If only we had a nickel for every big tech antitrust story this year.
Margrethe Vestager, the European Commission’s top antitrust official, brought new charges against Amazon yesterday for misconduct in France and Germany.
The European Commission has two main complaints:
firstAfter an investigation that began in July of 2019, the committee decided that Amazon was unlawfully exploiting its dual role as a marketer and retailer:
- Specifically, the report claims that Amazon collects non-public data on third-party sellers (such as purchase volume and revenue) to report what type of in-house products should be launched.
- In doing so, the committee claims that Amazon is avoiding the usual risks we see in the retail industry and “marginalizing outside vendors and limiting their ability to grow.”
Second: The European Union has opened a formal investigation to determine whether Amazon is giving preferential treatment to sellers who pay for Amazon’s logistics and delivery network.
- “What worries us is that Amazon may artificially push retailers to use its own related services, which lock them deeper into the Amazon ecosystem,” the statement said.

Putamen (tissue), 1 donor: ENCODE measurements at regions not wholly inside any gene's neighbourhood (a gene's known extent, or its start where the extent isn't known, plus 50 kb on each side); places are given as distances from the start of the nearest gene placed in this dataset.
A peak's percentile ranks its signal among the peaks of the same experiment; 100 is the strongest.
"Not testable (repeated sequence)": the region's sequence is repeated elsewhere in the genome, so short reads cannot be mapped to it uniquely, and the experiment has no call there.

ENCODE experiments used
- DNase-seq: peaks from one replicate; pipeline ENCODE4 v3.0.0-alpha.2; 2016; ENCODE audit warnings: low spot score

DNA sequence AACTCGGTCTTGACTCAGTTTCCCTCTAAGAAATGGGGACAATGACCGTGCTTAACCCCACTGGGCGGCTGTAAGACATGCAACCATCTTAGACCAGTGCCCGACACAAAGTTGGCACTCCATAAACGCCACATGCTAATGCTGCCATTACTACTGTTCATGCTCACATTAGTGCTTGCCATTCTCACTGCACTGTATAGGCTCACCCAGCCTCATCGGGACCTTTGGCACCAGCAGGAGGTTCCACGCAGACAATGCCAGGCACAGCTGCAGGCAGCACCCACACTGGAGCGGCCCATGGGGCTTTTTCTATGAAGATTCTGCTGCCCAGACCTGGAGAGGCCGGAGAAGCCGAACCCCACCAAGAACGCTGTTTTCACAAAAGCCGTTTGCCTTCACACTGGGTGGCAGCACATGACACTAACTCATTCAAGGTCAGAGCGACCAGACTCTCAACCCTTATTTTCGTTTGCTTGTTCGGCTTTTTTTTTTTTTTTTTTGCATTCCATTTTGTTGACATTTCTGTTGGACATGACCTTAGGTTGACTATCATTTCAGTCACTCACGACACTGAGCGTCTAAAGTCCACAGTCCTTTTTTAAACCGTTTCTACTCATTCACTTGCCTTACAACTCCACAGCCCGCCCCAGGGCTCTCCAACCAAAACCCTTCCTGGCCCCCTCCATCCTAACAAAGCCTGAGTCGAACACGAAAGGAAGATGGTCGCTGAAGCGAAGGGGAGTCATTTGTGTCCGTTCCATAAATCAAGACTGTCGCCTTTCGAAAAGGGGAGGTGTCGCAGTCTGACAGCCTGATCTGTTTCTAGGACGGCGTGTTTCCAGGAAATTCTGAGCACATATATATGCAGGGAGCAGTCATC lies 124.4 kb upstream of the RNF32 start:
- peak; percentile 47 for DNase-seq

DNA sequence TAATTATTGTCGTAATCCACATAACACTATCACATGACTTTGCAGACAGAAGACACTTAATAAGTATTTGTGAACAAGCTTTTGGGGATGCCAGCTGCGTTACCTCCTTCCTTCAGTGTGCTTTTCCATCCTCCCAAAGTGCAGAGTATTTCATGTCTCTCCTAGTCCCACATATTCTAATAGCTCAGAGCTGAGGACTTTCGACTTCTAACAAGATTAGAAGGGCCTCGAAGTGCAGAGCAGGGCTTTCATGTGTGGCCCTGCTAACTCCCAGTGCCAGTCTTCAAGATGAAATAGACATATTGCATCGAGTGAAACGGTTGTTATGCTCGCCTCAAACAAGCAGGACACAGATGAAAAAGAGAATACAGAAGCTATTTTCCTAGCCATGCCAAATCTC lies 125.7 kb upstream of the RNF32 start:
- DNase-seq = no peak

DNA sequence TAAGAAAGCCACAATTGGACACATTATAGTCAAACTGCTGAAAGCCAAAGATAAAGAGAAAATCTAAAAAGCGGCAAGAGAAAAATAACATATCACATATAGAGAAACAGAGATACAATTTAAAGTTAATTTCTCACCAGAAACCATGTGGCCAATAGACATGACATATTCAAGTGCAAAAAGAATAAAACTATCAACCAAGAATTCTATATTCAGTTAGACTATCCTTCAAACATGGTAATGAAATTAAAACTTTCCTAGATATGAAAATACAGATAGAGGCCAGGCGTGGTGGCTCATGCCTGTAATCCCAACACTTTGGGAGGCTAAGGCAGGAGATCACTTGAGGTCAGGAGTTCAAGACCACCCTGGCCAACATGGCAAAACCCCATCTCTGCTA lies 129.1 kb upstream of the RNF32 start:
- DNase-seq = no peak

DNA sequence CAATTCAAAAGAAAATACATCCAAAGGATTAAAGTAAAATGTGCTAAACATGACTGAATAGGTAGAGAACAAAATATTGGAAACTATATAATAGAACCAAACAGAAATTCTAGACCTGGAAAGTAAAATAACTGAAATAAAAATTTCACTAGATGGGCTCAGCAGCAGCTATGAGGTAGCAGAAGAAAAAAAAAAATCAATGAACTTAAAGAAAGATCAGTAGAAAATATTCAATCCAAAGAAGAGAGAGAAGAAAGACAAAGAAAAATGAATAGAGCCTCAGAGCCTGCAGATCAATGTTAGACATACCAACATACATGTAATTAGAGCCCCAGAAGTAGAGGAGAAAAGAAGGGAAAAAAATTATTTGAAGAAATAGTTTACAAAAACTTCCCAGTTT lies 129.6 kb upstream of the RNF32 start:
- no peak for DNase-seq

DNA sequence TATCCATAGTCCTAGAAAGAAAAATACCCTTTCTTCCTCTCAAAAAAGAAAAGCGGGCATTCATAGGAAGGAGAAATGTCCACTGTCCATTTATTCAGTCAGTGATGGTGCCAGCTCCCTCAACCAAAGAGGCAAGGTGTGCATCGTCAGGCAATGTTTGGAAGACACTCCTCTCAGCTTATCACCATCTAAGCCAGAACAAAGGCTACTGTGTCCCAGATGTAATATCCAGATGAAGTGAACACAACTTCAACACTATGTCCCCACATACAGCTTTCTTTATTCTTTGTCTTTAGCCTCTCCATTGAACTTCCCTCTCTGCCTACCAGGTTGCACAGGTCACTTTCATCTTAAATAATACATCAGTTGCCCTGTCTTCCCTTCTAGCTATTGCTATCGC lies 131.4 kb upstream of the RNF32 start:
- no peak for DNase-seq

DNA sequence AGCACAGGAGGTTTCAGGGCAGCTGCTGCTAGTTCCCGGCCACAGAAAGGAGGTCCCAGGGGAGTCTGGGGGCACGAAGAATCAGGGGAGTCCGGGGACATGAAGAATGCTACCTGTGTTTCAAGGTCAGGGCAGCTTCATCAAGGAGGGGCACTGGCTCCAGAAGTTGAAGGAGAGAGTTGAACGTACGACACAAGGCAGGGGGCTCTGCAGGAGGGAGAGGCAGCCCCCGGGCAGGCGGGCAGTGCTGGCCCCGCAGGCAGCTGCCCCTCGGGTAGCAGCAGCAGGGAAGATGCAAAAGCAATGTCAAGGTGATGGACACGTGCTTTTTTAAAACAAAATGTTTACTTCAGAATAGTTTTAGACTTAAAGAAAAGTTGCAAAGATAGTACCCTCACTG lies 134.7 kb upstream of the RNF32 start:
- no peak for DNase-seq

Response from Seattle: Amazon flatly denied the accusations and said it would work with the European Union “to ensure it has an accurate understanding of the facts.” They added, “No company is more interested in small business or has done more than Amazon has supported it over the past two decades.”
Earlier this year, Amazon Assistant General Counsel told Congress, “We are not using individual seller data directly to compete.” After a brief period , The Wall Street Journal He posted an article (citing 20 Amazon employees) claiming the company is doing just that. A critical day at HQ, without a doubt.
What do the experts say: Some legal analysts argue that Amazon’s behavior is not unusual for a retailer, and prosecutors will have to prove that Amazon’s tactics have reduced competition and pushed other retailers out of the market. High bar.
the fine: If Amazon is found to be in breach, the European Union could force it to change its business practices and could impose a fine of up to 10% of its annual global revenue – or up to $ 28 billion.